It should also be noted that one or more of the various components illustrated in FIG. 2 may be similar to corresponding components illustrated in FIG. 1. For example, one or both of far-end capture devices 220 a and 220 b, and/or near-end capture device 225 may include one or more similar features as capture devices 120 a, 120 b, and/or 125 described above with respect to FIG. 1. Additionally, one or both of near-end render devices 210 a and 210 b as shown in FIG. 2 may include one or more similar features as render devices 110 a and 110 b described above with respect to FIG. 1. Furthermore, any additional render and/or capture devices that may be used in the example arrangement shown in FIG. 2 may also have one or more features similar to render devices 110 a and 110 b, and/or capture devices 120 a, 120 b, and 125 as shown in FIG. 1.

In some scenarios, such as an audio conference in which audio from multiple participants is being mixed, it may be possible to determine which speaker is active by transmitting identifying information along with the signal. Implementing a source separation/classification algorithm is overly complex. Instead, a low-complexity alternative is to assume a panning structure and estimate the panning parameter to identify the speakers. However, if the participants are located too close to one another, the differences in echo channels are likely to be minimal and there may be little gain in performance.

Other approaches may also be used for determining the active speaker. For example, algorithms from antenna array signal processing may be used. In such an example, a linear array structure may be used to estimate the direction of arrival (DOA) from which the speech is coming (it should be noted that use of such a linear array structure may depend on all of the loudspeakers being located on a line). This may require knowledge of the relative distance. A more general setup (e.g., no linear constraint) may require 2-dimensional or 3-dimensional coordinates of each location.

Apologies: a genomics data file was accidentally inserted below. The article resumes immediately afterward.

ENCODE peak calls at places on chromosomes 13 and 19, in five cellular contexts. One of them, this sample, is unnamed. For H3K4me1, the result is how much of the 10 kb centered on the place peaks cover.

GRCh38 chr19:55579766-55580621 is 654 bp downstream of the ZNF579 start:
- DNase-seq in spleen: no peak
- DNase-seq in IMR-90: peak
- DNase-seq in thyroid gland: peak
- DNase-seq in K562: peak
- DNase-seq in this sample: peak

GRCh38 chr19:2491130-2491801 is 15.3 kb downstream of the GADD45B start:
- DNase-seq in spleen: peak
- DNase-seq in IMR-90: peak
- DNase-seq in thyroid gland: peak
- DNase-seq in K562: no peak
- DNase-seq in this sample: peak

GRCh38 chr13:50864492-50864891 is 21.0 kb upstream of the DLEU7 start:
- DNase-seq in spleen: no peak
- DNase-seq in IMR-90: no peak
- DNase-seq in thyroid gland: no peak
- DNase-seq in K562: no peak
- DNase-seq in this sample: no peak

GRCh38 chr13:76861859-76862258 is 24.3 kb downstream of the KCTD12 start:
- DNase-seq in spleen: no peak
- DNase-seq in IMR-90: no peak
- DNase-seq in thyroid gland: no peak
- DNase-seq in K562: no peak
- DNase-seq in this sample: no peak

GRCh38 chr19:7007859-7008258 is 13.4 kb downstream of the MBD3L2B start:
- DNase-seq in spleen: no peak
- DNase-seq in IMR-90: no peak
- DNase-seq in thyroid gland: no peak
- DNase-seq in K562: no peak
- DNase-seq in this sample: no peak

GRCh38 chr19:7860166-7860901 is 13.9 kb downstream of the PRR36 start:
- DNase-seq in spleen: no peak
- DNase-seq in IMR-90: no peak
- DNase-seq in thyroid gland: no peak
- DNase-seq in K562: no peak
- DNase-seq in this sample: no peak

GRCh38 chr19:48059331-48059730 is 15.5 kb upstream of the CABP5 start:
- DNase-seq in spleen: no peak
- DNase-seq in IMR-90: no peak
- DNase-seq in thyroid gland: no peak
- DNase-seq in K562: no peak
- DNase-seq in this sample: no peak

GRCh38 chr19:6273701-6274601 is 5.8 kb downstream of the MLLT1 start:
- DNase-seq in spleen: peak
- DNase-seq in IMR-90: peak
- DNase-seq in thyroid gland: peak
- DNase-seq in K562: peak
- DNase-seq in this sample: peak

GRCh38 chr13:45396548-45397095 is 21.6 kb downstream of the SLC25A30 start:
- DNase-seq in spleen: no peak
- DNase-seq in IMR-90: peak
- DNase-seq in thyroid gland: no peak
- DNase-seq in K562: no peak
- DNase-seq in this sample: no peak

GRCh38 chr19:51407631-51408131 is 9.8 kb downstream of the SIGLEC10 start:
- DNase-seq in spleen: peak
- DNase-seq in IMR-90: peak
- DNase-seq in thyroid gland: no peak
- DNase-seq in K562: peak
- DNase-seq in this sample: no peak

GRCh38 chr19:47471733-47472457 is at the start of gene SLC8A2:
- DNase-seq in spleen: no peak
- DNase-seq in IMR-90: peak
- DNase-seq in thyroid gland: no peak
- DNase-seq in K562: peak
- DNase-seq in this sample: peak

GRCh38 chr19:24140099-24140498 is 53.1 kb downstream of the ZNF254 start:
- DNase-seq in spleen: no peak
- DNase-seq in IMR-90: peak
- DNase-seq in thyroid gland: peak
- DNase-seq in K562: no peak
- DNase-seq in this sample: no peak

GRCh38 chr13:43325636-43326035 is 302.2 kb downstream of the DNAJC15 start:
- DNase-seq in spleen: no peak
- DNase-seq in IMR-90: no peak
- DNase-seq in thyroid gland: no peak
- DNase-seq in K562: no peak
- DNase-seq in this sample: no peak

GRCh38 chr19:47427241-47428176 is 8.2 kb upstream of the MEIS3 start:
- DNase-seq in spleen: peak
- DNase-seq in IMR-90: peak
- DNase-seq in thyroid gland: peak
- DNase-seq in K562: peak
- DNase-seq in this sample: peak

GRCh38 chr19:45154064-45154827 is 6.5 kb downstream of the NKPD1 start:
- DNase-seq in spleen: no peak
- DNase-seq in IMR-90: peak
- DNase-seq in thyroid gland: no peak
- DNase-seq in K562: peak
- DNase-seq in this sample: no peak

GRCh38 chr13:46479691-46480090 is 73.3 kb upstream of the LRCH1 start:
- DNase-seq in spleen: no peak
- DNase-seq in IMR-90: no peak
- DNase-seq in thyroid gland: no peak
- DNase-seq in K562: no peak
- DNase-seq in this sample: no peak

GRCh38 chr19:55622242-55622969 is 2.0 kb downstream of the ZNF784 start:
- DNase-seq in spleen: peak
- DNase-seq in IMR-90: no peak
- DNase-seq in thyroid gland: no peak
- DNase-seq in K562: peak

Another alternative would be to estimate the time delay between the signals. With any of the approaches described above, the panning parameter, DOA, and/or time delay is associated with each of the speakers, and the current value may be used to determine which of the speakers is active. One can also look at the pitch to distinguish different speakers from each other and thereby control which speaker is active.

In at least one embodiment, it is assumed that there is a panning scenario between left and right loudspeakers, xL(t)=ws(t), xR(t)=(1−w)s(t). The panning parameter, w, can now be estimated from a set of stereo data. For example, a least squares problem may be formed from which the estimation of the panning parameter, w, results in finding the roots of a second order equation:
w 2*(x R −x L)T(x R +x L)−w*(x L T(x R −x L)+x R T(x R +x L))+x L T x R=0  (5)
In the above equation (5), the data is stacked into vectors for a more compact notation. The panning parameter estimate may then be chosen as the solution that satisfies 0≦w≦1. If no such solution exists, then the closest boundary value may be selected as the estimate (e.g., if both solutions are negative, then set w=0).

Each speaker is associated with a panning parameter value (wE and wF), and these values may be used to determine which speaker is active. For example, if the panning parameter is estimated as w=0.6, and wE=0.2, wF=0.9, then speaker “F” would be selected since 0.6 is closer to 0.9 than 0.2.

FIG. 3 is a flowchart illustrating an example process for speaker separated stereo AEC according to one or more embodiments described herein. In at least the example embodiment shown, echo cancellation may begin in a mono setup where participants (e.g., the speakers) in a communication session (e.g., an audio conference) are indexed. For example, a speaker may be assigned a Participant ID, such as i (where “i” is an arbitrary number).

At block 315, a determination may be made as to whether the speaker is a new participant in the communication session or has already been indexed. If it is determined that the speaker is a new participant, then at block 320 the current state for that speaker may be copied to a new channel and the speaker may be indexed. In at least one embodiment, the copied state of the speaker and the index may be stored/updated in a channel database 330. From block 320 the process may return to block 315.

If it is determined at block 315 that the speaker has already been indexed, the process may continue to block 325 where the specific channel for the speaker (e.g., the participant-specific channel, Hi) may be identified. In at least one example, the participant-specific channel may be obtained (e.g., referenced, retrieved, etc.) from the channel database 330.